International Journal of Mathematics and Mathematical Sciences

Volume 2015 (2015), Article ID 597849, 5 pages

http://dx.doi.org/10.1155/2015/597849

## Metrics on the Sets of Nonsupersingular Elliptic Curves in Simplified Weierstrass Form over Finite Fields of Characteristic Two

Interdisciplinary Graduate School of Science and Engineering, Shimane University, 1060 Nishikawatsu-cho, Matsue-shi, Shimane 690-8504, Japan

Received 25 August 2015; Accepted 19 November 2015

Academic Editor: Aloys Krieg

Copyright © 2015 Keisuke Hakuta. This is an open access article distributed under the Creative Commons Attribution License, which permits unrestricted use, distribution, and reproduction in any medium, provided the original work is properly cited.

#### Abstract

Elliptic curves have a wide variety of applications in computational number theory such as elliptic curve cryptography, pairing based cryptography, primality tests, and integer factorization. Mishra and Gupta (2008) have found an interesting property of the sets of elliptic curves in simplified Weierstrass form (or short Weierstrass form) over prime fields. The property is that one can induce metrics on the sets of elliptic curves in simplified Weierstrass form over prime fields of characteristic greater than three. Later, Vetro (2011) has found some other metrics on the sets of elliptic curves in simplified Weierstrass form over prime fields of characteristic greater than three. However, to our knowledge, no analogous result is known in the characteristic two case. In this paper, we will prove that one can induce metrics on the sets of nonsupersingular elliptic curves in simplified Weierstrass form over finite fields of characteristic two.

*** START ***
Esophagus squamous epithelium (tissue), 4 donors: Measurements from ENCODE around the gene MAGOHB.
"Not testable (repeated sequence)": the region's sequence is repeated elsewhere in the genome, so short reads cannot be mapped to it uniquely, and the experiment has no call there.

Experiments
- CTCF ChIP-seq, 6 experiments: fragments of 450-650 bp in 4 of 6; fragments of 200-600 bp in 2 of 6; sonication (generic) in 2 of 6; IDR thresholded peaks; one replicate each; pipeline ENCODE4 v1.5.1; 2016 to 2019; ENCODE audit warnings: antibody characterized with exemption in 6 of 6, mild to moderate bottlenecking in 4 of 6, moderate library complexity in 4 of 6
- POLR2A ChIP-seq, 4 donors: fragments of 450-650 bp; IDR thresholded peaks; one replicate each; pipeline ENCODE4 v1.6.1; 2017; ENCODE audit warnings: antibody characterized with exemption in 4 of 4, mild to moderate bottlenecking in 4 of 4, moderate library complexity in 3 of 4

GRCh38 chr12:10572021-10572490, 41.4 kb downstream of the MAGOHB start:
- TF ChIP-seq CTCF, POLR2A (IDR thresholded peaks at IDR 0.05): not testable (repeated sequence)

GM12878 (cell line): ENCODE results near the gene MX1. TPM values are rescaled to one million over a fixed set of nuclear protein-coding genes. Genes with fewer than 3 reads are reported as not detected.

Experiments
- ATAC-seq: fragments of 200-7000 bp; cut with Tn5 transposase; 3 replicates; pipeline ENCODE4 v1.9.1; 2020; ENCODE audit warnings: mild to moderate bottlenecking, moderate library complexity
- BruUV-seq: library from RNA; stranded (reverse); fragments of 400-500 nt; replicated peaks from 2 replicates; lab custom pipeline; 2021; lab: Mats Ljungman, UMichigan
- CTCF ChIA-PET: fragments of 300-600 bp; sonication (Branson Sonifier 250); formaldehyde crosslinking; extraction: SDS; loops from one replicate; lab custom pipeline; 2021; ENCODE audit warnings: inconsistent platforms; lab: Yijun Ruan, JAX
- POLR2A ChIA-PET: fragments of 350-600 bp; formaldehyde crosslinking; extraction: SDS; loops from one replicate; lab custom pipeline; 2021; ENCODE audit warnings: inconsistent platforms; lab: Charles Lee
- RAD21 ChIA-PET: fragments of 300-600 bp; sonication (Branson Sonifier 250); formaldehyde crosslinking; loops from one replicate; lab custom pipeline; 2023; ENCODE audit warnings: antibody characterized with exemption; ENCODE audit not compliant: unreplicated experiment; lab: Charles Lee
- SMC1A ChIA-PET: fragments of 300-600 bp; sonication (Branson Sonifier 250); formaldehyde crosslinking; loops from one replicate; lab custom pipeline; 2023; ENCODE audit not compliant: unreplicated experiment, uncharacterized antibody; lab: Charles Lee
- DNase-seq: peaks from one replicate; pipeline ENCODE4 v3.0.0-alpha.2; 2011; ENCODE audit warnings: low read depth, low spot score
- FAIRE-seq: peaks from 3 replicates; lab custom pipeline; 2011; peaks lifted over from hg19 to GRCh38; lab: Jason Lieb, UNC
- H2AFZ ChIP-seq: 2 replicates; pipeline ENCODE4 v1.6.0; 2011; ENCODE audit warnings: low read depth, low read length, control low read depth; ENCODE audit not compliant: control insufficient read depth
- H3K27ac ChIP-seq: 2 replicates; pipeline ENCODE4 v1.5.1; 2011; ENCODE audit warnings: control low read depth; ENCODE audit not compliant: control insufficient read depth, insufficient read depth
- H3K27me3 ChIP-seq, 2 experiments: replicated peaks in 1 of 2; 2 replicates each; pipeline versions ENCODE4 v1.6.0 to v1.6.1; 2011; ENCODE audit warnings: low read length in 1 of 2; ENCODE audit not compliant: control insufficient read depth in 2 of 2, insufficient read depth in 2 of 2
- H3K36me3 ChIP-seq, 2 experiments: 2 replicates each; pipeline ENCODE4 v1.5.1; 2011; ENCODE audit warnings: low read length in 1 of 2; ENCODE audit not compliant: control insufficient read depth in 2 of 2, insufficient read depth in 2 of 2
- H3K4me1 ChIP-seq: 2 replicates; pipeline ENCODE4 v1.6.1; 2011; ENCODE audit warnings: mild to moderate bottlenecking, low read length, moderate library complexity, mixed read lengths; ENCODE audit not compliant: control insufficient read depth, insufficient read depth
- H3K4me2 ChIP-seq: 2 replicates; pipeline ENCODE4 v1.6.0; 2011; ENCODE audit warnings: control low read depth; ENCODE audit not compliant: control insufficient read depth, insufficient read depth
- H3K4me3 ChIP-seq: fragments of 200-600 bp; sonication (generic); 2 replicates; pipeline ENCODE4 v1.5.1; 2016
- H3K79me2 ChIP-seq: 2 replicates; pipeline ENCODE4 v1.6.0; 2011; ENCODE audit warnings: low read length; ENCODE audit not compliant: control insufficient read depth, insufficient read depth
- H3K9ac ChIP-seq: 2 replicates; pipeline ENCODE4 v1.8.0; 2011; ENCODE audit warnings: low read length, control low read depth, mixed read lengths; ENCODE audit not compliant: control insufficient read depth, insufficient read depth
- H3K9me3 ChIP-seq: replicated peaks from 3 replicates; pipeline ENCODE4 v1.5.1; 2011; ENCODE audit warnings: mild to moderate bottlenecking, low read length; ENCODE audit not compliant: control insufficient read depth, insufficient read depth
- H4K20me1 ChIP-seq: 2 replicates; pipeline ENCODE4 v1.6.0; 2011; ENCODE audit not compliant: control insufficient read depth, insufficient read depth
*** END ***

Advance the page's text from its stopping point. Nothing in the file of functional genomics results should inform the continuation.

#### 1. Introduction

Elliptic curves have been studied by number theorists for a very long time. Nowadays, elliptic curves have been the focus of much attention due to not only the theoretical aspects but also the practical aspects in computational number theory. In particular, elliptic curves have a wide variety of applications in computational number theory such as elliptic curve cryptography [1, 2], pairing based cryptography [3, 4], primality tests [5, 6], and integer factorization [7, 8].

Mishra and Gupta in [9] have found an interesting property of the sets of elliptic curves in simplified Weierstrass form (or short Weierstrass form) over prime fields of characteristic greater than three. The property is that one can induce metrics on the sets of elliptic curves in simplified Weierstrass form over prime fields of characteristic greater than three. Later, Vetro in [10] has found some other metrics on the sets of elliptic curves in simplified Weierstrass form over prime fields of characteristic greater than three. They have proposed potential applications of the metrics to the protection of side channel attacks [11]. However, to our knowledge, no analogous result is known in the characteristic two case. In this direction, it seems mathematically natural to explore a methodology for constructing metrics on (sub)sets of elliptic curves over finite fields of characteristic two whether there is a cryptographic application or not.

The motivation of this work is to study* the characteristic two case*. We will prove that one can induce metrics on the sets of nonsupersingular elliptic curves in simplified Weierstrass form over finite fields of characteristic two.

The rest of this paper is organized as follows. In Section 2, we recall some basic facts that will be used throughout the paper. In Section 3, we give metrics on the sets of nonsupersingular elliptic curves in simplified Weierstrass form over finite fields of characteristic two. Section 4 concludes the paper.